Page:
Her quick mind soaked up everything she learned about the Lord like a sponge. And whatever she learned she endeavored to live and to teach us to live. She had a long road of healing to walk and it was often a difficult road but she never gave up.
She would walk to work in the snow in shoes with holes worn through the soles. She scrimped and saved just to buy us mittens for Christmas and would not hear of me quitting school even when I begged her so we could have more income. She had always wanted to go to college and she would make sure we had that opportunity. In September 1980 I received my RN. I owe that to my mom. My sister who has just finished her Masters and is working on her Specialist degree owes it to mom who always believed in us and taught us to be all that we could be. Mom finally received her own Bachelor’s degree at the age of fifty. She never gave up on her dream and God faithfully rewarded her.
In 1996 when I was asked by my mission to go to a remote location in Thailand where I would have to home school my mom never blinked an eye. “You can do this”, she said, I will teach you. And she did. A year later when God led me to start aschool in Thailand I called my mom for help. She came intending to stay 6 months. Five years later my mom had left a legacy of changed lives and a school behind her that continues to grow even today.
Her travels took her all over the world and wherever she went she touched lives. She was always ready to listen and pray for whoever came to her. She was a little girl from a small town who changed the world and made it a better place than what she found it. My sister and I are receiving messages from Arizona, Indiana, Pennsylvania and New Hampshire, from South Africa, Switzerland, New Zealand and Thailand just to name a few.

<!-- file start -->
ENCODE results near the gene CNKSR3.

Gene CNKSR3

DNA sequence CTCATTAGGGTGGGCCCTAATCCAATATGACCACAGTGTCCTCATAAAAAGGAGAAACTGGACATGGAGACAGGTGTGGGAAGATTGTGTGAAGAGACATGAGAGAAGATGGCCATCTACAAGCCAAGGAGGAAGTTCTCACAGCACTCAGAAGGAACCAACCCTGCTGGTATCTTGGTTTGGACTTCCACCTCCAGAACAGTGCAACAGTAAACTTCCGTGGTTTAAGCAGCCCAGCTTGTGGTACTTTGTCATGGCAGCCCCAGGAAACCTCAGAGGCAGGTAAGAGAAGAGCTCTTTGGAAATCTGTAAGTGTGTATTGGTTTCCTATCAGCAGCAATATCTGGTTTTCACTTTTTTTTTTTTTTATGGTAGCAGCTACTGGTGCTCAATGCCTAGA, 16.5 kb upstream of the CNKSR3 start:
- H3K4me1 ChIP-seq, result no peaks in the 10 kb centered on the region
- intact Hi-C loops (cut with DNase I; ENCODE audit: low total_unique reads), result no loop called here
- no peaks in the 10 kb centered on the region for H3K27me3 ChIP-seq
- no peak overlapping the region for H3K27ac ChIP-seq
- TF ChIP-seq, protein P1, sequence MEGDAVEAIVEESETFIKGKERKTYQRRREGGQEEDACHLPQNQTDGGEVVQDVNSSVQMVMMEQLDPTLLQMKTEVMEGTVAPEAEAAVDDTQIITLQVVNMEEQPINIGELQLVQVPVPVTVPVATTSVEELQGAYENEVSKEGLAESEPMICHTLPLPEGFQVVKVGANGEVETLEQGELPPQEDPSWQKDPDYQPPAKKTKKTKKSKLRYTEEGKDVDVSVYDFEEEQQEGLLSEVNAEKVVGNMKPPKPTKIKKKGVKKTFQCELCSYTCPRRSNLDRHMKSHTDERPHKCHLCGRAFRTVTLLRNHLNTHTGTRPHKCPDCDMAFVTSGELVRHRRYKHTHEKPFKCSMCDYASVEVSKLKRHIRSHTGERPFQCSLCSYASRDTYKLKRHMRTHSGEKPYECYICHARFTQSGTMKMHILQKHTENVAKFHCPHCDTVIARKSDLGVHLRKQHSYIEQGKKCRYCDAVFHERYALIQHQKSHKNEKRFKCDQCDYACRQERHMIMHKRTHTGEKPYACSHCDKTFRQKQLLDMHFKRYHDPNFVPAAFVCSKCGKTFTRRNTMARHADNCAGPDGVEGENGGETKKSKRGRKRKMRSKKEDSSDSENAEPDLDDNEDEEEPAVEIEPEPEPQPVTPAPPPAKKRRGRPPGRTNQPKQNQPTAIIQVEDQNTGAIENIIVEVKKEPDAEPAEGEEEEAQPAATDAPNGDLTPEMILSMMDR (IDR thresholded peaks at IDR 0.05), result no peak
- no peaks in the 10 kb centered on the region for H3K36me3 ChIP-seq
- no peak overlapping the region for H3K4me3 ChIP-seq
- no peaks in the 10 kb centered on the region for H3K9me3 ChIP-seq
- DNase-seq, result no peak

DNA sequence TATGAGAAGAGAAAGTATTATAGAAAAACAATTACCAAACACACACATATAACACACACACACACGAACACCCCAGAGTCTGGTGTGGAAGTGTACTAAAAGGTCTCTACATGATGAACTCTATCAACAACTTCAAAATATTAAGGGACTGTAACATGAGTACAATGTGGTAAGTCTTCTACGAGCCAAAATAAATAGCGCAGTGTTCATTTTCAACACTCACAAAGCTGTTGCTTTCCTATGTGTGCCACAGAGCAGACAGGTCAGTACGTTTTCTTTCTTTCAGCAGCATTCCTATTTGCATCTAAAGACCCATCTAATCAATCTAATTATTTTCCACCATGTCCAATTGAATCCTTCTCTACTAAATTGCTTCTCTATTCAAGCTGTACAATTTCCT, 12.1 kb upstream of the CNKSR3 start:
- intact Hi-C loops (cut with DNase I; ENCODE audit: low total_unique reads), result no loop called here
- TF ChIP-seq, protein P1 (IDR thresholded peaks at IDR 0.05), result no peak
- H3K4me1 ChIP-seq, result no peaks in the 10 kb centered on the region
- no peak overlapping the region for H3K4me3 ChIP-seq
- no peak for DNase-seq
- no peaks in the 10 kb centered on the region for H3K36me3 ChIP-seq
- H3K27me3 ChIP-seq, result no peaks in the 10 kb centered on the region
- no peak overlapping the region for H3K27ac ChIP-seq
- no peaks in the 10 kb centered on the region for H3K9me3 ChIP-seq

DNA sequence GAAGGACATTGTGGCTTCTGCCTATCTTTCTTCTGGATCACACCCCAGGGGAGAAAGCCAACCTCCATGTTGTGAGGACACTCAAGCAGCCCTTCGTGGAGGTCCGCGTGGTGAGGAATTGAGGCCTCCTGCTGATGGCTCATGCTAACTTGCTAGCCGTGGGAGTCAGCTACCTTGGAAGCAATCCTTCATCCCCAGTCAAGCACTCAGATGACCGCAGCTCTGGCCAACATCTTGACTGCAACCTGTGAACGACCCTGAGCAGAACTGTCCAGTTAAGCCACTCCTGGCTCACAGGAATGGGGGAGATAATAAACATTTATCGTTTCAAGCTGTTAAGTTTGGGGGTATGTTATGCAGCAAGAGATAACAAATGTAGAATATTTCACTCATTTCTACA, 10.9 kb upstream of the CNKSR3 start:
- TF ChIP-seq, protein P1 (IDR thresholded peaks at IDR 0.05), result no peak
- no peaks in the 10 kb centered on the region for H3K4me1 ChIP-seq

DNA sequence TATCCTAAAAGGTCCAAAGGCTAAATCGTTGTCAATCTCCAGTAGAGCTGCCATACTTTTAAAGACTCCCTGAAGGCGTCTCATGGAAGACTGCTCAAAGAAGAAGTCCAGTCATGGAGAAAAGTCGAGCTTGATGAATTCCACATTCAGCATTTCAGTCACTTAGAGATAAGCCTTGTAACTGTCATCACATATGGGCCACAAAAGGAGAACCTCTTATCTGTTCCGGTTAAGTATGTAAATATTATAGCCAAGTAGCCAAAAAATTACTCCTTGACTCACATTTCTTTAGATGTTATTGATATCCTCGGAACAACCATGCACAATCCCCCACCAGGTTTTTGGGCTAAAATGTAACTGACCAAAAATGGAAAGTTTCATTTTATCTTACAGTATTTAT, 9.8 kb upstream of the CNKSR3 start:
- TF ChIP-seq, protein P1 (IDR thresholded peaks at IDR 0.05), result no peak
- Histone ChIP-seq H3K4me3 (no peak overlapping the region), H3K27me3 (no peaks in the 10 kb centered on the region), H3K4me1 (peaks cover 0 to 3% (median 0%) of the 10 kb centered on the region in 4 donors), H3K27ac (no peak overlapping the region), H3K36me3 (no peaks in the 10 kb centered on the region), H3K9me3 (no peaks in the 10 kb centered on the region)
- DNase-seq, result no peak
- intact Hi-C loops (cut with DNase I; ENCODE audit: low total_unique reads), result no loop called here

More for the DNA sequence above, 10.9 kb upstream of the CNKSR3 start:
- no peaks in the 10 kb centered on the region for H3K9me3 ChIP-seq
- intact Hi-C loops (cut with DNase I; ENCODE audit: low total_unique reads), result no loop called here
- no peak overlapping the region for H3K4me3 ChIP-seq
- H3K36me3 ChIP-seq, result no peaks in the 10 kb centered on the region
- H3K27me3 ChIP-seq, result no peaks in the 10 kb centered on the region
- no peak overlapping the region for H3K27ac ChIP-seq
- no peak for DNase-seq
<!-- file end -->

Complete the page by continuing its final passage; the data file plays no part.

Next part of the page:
“I have changed the most this past year—- facing death, even in God’s hands is still revolutionary to one’s soul. I will never be some of the things I wanted to be—a good writer—writing with such greats as Norman Mailer and Toni Morrison, but I was the best mother I could be under the circumstances, and my family is glorious and brave and funny and hard-working and a delight, and now I will welcome a great grandchild.”
She never wrote a book , but she did leave a great legacy. Every life she touched was changed for the better. She was a brilliant, determined and courageous woman.She was an inspiration. She was my mother. And I will never forget her. I was amazed on Monday to find the sun still rose and the birds continue to sing. My heart feels as if everyone should know of the sad event of the passing of this great woman and stop to remember her. But of course the world goes on for most people.
But there is a vast group of people who lives were irrevocably changed and if you are in that group, pause and remember this great woman who overcame incredible obstacles to make the world a better place.
1 thought on “Stephanie Free”
On April 20, 2008, Stephanie S. Free went to be with the Lord after a two year battle with ovarian cancer. Her two daughters, Vickie and Sondra and their husbands at were at her side when she died.
She is survived by Vickie and Sondra, and two sons, Joseph and John. Her Timothy was killed when he was 9. Steph also has 9 grandchildren.
Stephanie left behind an amazing legacy. As a school teacher, she helped Vickie lay the foundations for the Family Learning Center, spending 5 years in Thailand as the schools principal.
Her life was also celebrated in a memorial service held in Thailand on 29 May 2008. Over 100 in attendence gave trubute to how this woman of God affected their lives.
Per Steph’s request, she was cremated in the United States. Vickie brought a portion of those ashes with her to Thailand. After the memorial service, our housekeeper, Aw and the head of school facilities at the school, Moo, asked Vickie if they could bury those ashes in their churches cemetary. Vickie agreed.
It is amazing to me that this woman from a small mining town in western Pennsylvania has found a final resting place in a small graveyard in Northern Thailand.
So goodbye Stephanie, you changed our lives forever.